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Village africain entouré de forêt tropicale

The Escama Foundation

A human adventure in the Bissagos Islands

While visiting the Bissagos Islands for a scouting mission, PONANT had the chance to meet a passionately dedicated couple who for the past 15 years have been living on the archipelago in order to build and develop a responsible tourism business and get involved with and work on behalf of local communities. This meeting resulted in the PONANT Foundation and the Escama Foundation coming together to form a partnership for the purposes of helping to provide and support education on these remote islands. With more than fifty percent of the population illiterate, education is a key issue in the Bissagos Islands. An interview with Escama Foundation founder Sonia Durris.

What made you want to develop an eco-tourism project in the Bissagos Islands?

Laurent and I both love the Bissagos Islands, and we both had the same dream of living in this earthly Garden of Eden and promoting awareness of the unspoiled natural environments, the rich and varied wildlife and the traditional villages the archipelago has to offer. Laurent, who is well integrated into the local communities, managed to get a concession to develop tourism on the small (4.2 acre) sacred islet of Ilheu de Kéré located in the northern part of the archipelago. Working bit by bit over time, we have now constructed 15 eco-lodges on the island, all built to fit in harmoniously with the natural surroundings. In addition to sport fishing, we offer an all-round wellness experience featuring yoga classes, Ayurvedic massages, kayaking and paddleboarding. The food is prepared on site from simple fresh products.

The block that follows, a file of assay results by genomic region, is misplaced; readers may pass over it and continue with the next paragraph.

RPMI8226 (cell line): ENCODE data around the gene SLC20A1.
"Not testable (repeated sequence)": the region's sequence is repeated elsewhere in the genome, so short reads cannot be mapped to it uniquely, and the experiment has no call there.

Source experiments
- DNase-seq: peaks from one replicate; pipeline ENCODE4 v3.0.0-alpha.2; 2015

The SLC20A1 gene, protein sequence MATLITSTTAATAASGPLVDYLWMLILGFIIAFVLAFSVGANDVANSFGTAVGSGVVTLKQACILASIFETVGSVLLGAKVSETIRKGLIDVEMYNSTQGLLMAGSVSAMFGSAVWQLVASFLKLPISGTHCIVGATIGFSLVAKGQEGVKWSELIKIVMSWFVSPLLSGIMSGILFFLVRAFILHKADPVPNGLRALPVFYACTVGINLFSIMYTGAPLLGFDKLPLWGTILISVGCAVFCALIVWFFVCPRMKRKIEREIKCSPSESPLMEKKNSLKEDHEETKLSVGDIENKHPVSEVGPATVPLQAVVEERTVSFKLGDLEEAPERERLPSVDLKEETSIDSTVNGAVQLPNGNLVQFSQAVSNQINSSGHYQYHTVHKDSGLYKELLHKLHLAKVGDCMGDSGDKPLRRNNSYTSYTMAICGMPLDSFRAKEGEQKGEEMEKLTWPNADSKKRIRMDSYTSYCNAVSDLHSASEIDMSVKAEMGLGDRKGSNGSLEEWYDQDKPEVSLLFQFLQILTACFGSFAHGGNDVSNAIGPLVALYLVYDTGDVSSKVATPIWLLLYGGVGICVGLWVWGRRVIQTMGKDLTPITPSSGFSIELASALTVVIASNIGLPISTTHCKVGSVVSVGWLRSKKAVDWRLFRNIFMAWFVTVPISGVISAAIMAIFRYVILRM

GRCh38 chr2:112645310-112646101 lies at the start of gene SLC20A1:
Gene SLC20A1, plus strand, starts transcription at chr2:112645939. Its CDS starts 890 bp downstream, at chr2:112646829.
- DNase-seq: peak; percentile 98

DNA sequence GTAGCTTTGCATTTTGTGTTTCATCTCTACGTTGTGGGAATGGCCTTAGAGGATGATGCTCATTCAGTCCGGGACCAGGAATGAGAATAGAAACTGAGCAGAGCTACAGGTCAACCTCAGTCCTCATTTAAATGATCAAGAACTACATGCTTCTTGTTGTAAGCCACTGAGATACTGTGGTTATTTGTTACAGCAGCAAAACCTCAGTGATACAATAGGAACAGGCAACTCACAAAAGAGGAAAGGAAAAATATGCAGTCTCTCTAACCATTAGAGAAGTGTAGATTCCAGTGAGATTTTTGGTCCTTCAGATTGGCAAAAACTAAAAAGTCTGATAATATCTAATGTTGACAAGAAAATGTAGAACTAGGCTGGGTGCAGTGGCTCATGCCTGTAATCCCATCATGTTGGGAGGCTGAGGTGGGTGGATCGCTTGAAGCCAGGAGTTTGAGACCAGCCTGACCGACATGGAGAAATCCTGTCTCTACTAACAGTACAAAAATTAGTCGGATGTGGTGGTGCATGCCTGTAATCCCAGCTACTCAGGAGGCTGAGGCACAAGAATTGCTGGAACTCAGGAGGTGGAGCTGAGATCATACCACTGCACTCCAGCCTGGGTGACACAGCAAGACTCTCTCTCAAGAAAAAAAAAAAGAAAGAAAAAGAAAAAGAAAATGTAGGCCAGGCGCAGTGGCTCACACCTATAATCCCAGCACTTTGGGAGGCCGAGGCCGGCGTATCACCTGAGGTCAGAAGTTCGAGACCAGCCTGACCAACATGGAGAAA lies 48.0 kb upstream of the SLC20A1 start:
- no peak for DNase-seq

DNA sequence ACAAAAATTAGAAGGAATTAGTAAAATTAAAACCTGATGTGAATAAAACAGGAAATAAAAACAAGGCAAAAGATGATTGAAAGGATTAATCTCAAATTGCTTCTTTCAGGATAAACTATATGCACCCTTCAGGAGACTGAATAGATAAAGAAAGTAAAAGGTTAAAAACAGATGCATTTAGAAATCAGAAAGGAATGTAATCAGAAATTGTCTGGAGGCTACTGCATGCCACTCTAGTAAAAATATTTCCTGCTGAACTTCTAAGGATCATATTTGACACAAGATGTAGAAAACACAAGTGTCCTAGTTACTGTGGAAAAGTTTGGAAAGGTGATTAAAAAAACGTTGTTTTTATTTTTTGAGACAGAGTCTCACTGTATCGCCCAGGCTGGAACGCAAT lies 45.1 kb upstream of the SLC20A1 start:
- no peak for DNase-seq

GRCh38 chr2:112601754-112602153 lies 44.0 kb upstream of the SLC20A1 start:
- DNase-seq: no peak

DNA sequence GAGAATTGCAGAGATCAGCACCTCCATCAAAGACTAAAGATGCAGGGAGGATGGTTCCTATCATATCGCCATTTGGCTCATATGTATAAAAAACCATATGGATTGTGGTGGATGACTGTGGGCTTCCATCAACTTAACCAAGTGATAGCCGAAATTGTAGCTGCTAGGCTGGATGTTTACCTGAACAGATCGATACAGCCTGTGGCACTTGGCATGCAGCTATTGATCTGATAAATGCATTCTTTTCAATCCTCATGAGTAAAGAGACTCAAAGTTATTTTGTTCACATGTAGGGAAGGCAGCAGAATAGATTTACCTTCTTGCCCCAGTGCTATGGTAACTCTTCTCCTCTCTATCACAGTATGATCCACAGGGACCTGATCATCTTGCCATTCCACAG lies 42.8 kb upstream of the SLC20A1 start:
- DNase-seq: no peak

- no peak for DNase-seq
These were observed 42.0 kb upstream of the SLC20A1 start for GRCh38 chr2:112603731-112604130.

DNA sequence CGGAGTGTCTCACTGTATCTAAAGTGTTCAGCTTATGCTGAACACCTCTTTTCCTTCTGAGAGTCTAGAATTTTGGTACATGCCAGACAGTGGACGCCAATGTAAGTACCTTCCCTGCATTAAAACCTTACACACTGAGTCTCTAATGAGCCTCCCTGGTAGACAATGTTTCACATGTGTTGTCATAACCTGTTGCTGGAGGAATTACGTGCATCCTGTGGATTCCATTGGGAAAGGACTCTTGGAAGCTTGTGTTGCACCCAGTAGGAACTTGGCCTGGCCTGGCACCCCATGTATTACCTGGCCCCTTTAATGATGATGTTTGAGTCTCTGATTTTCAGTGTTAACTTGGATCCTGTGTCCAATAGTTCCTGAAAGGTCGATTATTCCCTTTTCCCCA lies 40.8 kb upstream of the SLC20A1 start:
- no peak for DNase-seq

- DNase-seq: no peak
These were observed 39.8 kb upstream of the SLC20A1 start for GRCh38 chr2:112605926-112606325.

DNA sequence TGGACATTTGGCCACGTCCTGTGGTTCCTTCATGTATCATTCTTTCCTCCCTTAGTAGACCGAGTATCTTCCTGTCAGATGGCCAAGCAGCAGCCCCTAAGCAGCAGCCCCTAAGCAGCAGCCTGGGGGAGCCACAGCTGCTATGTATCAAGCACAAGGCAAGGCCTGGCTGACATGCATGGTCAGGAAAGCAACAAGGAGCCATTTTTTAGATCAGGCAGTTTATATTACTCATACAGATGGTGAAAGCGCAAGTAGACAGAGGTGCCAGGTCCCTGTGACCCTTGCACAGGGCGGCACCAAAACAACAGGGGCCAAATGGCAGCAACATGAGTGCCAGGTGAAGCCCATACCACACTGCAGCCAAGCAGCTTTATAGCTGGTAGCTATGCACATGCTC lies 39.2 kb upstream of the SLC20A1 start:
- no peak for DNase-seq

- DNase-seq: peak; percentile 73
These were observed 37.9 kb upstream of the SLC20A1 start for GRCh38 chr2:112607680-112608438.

How was the Escama Foundation set up and what are its main purposes?

Though we began supporting development projects as soon as we moved to Kéré, the Escama Foundation was not officially established until 2019, when it was set up with the cooperation of a representative from each of the two nearby islands on which it operates, Carache and Caravela, with which we are in constant contact. ESCama means ‘fish scale’, and each of the first three letters represents one of our three primary missions: éducation, santé and communauté (education, health and community).

What kinds of actions are you doing on the islands?

The Foundation has made it possible to set up a health centre from which all the inhabitants of the islands of Carache and Caravela benefit. It also helps with financing for equipment and facilities such as motorised dugout canoes, rice husking machines, boreholes and solar panels. The foundation has been involved in setting up three schools on the islands of Carache and Caravela since 2016, providing financing for training, salaries, essential equipment, and the costs of food and transport for teachers. Because our islands are isolated from the mainland, it’s especially important to ensure that living conditions for teachers are of an acceptable standard in order to motivate them to stay and settle with their families.

How does the partnership with the PONANT Foundation work?